Oriental Rugs......i'm Happy To Help.

Martin Bailey

Cleantalk Member
What I didn't say was that it's been underwater in a flooded cellar. It was dry when I received it. I've fixed the odour problem but any advice anyone on restoration of the texture? Wrong forum thread maybe.
 

John Bolton

Cleantalker Veteran
Martin,

It sounds like either the foundation yarns may have shrunk or they have stiffened by a contamination.

If you are confident that your cleaning and odour treatment have not left contamination of some nature then resolving the issue will not be easy, if at all possible.

Some years back I managed to restore most of the flexibility by rolling the dampened rug along the warp, first one way then the other. this was repeated many times.

My advice would be that if the customer will accept the rug in its' now stiffened condition, you do not attempt the above as it is not without risk. If there has been some rot, the yarns could break and you could be facing a compensation claim. At the moment you have restored the rug to a usable state and as long as it is not a contamination issue, no blame can be levelled at yourself.
 

Robert Aigin

Cleantalk Member
They cannot make a claim against you when they gave you a flood damaged rug.
Try a fine wire brush on the pile, the other top tip is to rub a pumice stone over the pile. Both options are risk free.
 

John Bolton

Cleantalker Veteran
Robert,

I read it as a stiff foundation but your suggestion would certainly work on the pile. For that situation I have used a pile-lifter set fairly high. I suppose a CRB machine with appropriate brushes would also work.
 

Martin Bailey

Cleantalk Member
All good advice thanks. The pile is very short but soft enough. The stiffness is in the foundation. There's no question of blame, I was employed to clean and deodourise.
 

Tony Woods

Cleantalk Member
Good morning

I am a fourth generation rug dealer with 35 years experience personally.
I have noticed lots of posts questioning the value and authenticity of rugs on this forum.
If anyone would like to make use of my knowledge of rugs I will be very happy to advise on value, and photos permitting, where the rug comes from. I will also be happy to advise the likely problems that can occur with a particular rug, such as colour run or uneven shrinkage.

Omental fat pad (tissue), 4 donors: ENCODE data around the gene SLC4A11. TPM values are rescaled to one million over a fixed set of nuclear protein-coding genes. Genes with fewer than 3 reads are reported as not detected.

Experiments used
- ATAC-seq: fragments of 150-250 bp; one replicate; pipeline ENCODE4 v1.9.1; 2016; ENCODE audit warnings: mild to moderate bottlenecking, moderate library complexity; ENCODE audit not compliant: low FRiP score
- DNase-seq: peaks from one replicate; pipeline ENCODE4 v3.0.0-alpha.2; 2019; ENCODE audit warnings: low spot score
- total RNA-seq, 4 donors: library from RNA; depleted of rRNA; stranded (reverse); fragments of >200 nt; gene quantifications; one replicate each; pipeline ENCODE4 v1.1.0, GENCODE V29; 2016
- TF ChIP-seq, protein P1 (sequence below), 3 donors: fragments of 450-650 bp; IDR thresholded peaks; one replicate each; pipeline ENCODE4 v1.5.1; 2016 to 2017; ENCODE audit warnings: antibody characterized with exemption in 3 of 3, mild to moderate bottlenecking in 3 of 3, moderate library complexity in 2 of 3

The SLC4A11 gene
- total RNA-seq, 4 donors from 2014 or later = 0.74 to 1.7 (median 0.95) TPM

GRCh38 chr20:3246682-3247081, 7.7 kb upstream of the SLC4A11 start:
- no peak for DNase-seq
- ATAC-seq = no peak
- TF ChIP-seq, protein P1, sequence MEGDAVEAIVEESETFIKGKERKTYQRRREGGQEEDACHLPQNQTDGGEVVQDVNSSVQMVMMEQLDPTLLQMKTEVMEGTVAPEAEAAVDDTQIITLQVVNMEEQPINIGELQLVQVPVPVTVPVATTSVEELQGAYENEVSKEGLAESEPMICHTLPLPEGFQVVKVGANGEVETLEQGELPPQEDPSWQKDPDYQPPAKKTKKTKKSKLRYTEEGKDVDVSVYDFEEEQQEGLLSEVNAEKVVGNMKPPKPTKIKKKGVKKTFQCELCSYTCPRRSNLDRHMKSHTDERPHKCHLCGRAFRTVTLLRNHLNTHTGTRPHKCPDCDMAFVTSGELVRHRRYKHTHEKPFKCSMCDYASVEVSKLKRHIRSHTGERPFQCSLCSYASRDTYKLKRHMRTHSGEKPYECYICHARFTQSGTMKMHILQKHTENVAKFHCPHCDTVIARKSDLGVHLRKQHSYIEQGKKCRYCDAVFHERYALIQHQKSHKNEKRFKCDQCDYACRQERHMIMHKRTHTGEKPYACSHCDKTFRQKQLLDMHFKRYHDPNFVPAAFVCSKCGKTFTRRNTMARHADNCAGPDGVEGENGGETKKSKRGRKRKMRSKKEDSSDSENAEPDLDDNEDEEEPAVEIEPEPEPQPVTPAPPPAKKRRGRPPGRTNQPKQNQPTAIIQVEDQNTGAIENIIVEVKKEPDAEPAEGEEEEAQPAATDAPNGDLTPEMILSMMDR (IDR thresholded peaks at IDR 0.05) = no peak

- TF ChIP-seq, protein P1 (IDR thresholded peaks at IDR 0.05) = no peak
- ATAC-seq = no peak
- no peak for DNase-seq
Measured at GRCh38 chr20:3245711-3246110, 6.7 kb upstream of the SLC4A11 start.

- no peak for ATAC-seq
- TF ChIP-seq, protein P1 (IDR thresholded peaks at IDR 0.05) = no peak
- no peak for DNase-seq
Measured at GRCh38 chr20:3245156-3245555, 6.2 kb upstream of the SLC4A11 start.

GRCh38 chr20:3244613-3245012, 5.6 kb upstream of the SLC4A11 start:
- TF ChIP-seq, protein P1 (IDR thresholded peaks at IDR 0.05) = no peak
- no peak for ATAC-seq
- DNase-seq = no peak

The most important thing to know about cleaning rugs, is to know the ones NOT to clean. In other words, most rugs will not give you any problems, but you need to recognise the ones that will as they are the ones that will cost YOU money.

There is good money to be made cleaning rugs, and customers are happy to pay it to someone they have confidence in. I charge £30 psm for wool, and £60 psm for silk.

If you invest some time learning the basics about rugs, you will find it pays you back.

Here to help if anyone wants it.

Regards

Robert Aigin
Hi Robert, where could I get the best training to identify and clean these types of rugs.....it's time you put a course together lol
 

Robert Aigin

Cleantalk Member
Kevin
Your rug looks like a Persian Kashan, around 80 years old. I can’t be sure without a good photo of the weave on the back.
mid it’s in good condition I think it would retail for around £2500.

Martin,
I don’t know what to say about your photo. It looks Persian but the hairy back is something I’ve only seen on machine made rugs. I would need to inspect this to give a reasonable opinion.
 

Robert Aigin

Cleantalk Member
Hi Tony
There are courses that are spoken about on here for cleaning rugs.
As far as identification courses are concerned, I don’t think there are any. I did organise a rug warehouse visit a few years ago where I showed and talked about rugs. There were five or six people from the forum that attended, I think it opened their eyes to the range of rugs out there, but it’s only an introduction to rugs, it takes years to really get to grips with them.
if there’s another group that would like to visit the warehouse again I’d be happy to take you.
 

John Bolton

Cleantalker Veteran
Tony,

A few years ago several of us attended a 2-day course organised by Nick at Solutions, taught by Aaron Grossclose and Ellen Amirkhan. I have to say that though it was very interesting, much has been forgotten. Like most things if it is not brought to mind with sufficient frequency the mental cobwebs form on much of the information.
 
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Jacob Ward

Cleantalk Member
The best training for rugs ?

That reminds me

Congratulations to Kevin Gare, who many of you know.

Who after a trip to Dallas Texas is now a Master Rug Cleaner

:winner:

J
 
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Robert Aigin

Cleantalk Member
Hi Craig

It's very hard from such small photos.
It looks like a Turkish Keyseri but I cant see the weave to be sure.
If it is, then to replace it would cost around£2-2500 retail.
I'd like to see a better photo of the weave to be sure it's even hand-made.
 

Robert Aigin

Cleantalk Member
Hi Craig
Well it's hand-made and it's Turkish. It isn't Kayseri as it's not fine enough.
I can't put a name to this one I'm afraid, but for that size carpet the valuation would be about the same maybe a few hundred less. £1800-£2200.
 
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